Thanks to their listing in the Red Book and Roger Burdette's new book, we're all aware of the Saudi gold discs. But
I was unaware of the Arabian American Oil Company (Aramco) coupons, which circulated as currency for a time. Here's a short article mentioning them. Have these been published or catalogued elsewhere?
Saudi Arabia's founder King Abdulaziz bin Abdulrahman ordered in 1950 the minting of the Saudi guinea, kickstarting the development of the Kingdom's national currency.
The minting of the guinea was linked to the formation of the Aramco oil company and the aftermath of World War II.
Aramco employees were initially paid their wages in the form of ten pounds of silver, or 4.5 kgs. In 1932, the company issued paper currency known at the time as Aramco coupons.
In the 1940s, and due to WWII, the world witnessed a shortage in the English pound, forcing Aramco between 1946 and 1947 to mint currencies in Philadelphia in the United States to pay Saudi Arabia the cost of the oil. The currencies, known as Aramco dollars, matched the pound in quality.
Al-Harbi told Asharq Al-Awsat that the Aramco dollars ranged from one to four dollar notes. Years later, King Abdulaziz would develop the currency into the Saudi guinea.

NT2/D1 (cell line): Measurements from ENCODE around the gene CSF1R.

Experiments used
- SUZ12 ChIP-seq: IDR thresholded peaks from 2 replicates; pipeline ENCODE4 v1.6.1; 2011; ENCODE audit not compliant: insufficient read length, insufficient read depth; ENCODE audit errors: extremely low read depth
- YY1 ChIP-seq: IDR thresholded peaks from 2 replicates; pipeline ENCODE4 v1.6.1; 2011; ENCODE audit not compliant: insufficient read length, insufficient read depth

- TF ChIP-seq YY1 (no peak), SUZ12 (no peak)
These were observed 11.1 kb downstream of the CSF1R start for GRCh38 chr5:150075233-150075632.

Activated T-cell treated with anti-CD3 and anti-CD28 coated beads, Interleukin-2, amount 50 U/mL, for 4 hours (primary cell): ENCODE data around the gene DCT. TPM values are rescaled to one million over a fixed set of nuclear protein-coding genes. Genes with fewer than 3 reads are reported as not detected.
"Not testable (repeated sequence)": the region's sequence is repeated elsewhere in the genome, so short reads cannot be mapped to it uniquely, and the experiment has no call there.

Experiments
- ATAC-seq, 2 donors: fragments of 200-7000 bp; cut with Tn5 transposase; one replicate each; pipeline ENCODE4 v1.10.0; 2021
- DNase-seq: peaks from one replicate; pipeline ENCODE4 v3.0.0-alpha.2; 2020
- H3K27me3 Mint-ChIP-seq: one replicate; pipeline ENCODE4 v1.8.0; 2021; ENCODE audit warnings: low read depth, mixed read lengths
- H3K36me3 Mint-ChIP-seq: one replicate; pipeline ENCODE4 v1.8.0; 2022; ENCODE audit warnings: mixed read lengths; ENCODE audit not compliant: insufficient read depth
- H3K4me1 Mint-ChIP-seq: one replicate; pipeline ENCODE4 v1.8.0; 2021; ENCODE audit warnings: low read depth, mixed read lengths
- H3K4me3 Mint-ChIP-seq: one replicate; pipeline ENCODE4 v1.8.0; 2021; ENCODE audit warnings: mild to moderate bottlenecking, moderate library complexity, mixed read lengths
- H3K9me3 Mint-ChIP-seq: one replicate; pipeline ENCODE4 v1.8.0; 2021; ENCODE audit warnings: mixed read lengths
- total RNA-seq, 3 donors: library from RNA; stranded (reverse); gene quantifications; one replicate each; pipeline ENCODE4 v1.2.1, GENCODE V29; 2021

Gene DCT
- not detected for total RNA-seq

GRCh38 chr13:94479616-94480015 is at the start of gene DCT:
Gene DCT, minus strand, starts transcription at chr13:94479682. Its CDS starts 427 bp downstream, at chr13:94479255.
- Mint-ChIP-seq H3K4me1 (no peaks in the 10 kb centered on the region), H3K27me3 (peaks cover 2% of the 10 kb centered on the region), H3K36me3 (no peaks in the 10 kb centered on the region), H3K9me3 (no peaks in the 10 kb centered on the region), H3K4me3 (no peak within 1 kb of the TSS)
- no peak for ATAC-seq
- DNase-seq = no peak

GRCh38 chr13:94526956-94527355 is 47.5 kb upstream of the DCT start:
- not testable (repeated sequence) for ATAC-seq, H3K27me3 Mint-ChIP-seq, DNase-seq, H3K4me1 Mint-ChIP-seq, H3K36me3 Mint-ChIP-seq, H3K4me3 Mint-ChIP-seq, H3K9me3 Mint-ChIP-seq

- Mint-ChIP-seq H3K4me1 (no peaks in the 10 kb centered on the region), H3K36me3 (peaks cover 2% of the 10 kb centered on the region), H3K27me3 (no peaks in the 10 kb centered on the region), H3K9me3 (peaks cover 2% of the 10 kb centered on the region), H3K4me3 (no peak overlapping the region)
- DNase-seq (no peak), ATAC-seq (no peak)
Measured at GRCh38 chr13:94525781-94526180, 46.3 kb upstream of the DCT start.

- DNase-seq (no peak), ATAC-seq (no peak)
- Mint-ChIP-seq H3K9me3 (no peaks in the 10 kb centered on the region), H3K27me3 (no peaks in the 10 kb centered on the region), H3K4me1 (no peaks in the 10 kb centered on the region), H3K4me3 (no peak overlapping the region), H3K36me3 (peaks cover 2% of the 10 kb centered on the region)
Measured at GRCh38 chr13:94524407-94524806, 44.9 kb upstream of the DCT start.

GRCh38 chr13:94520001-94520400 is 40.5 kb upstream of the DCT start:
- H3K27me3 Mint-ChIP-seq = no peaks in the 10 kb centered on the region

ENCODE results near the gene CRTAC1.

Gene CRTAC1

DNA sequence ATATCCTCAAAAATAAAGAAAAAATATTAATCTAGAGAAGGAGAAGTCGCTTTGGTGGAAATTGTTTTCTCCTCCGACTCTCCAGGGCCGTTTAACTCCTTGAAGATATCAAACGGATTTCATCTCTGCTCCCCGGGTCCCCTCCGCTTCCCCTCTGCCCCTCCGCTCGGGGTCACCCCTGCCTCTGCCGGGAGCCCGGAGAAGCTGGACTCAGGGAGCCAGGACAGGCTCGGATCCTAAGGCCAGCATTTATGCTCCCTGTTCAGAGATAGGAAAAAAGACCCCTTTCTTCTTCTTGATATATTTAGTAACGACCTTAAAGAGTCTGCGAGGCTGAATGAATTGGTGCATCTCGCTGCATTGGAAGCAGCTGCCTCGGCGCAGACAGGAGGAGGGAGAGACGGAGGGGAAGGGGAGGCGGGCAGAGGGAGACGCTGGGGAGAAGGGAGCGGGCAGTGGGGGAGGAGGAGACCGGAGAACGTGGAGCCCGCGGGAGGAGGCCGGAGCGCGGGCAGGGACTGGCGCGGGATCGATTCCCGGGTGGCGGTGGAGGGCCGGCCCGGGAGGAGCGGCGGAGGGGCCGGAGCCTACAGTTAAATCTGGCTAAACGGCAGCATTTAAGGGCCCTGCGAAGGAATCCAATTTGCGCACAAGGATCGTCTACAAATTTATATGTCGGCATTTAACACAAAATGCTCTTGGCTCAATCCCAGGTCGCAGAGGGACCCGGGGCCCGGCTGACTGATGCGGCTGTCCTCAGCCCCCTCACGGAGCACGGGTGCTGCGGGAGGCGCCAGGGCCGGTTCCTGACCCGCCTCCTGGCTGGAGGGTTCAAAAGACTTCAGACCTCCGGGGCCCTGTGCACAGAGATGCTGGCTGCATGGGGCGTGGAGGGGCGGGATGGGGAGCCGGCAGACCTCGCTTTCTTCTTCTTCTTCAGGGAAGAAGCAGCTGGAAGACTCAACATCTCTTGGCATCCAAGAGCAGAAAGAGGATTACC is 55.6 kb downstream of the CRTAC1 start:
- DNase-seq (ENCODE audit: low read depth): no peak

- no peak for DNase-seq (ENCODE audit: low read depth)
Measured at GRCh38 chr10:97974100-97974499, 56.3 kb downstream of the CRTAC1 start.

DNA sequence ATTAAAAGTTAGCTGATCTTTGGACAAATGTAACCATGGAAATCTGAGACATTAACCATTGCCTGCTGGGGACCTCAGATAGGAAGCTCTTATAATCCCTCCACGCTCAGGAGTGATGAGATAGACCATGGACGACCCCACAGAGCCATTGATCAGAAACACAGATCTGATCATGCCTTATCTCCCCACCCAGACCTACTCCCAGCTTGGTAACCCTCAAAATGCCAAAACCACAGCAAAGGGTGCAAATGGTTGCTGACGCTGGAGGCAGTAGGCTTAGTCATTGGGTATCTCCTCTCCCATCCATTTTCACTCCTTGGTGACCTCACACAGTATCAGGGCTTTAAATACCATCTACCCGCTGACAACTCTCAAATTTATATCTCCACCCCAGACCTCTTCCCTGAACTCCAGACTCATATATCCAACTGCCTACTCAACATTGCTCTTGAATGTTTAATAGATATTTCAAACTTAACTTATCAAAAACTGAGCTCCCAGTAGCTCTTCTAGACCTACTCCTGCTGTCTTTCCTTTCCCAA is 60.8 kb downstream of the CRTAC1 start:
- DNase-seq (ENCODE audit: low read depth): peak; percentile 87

The Aramco coupons would eventually transform into the Kingdom's currency. Pilgrims' Receipts were printed in 1952 to facilitate the procedures of Hajj pilgrims. They eventually spread throughout the Kingdom and were used as local currency as well.
Found via News & Notes from the Society of Paper Money Collectors (Volume IX, Number 15, September 26, 2023).
To read the complete article, see:
The Saudi National Currency's Evolution from King Abdulaziz Guinea to Aramco Coupon
To read the earlier E-Sylum article, see:
NEW BOOK: SAUDI GOLD
Wayne Homren, Editor
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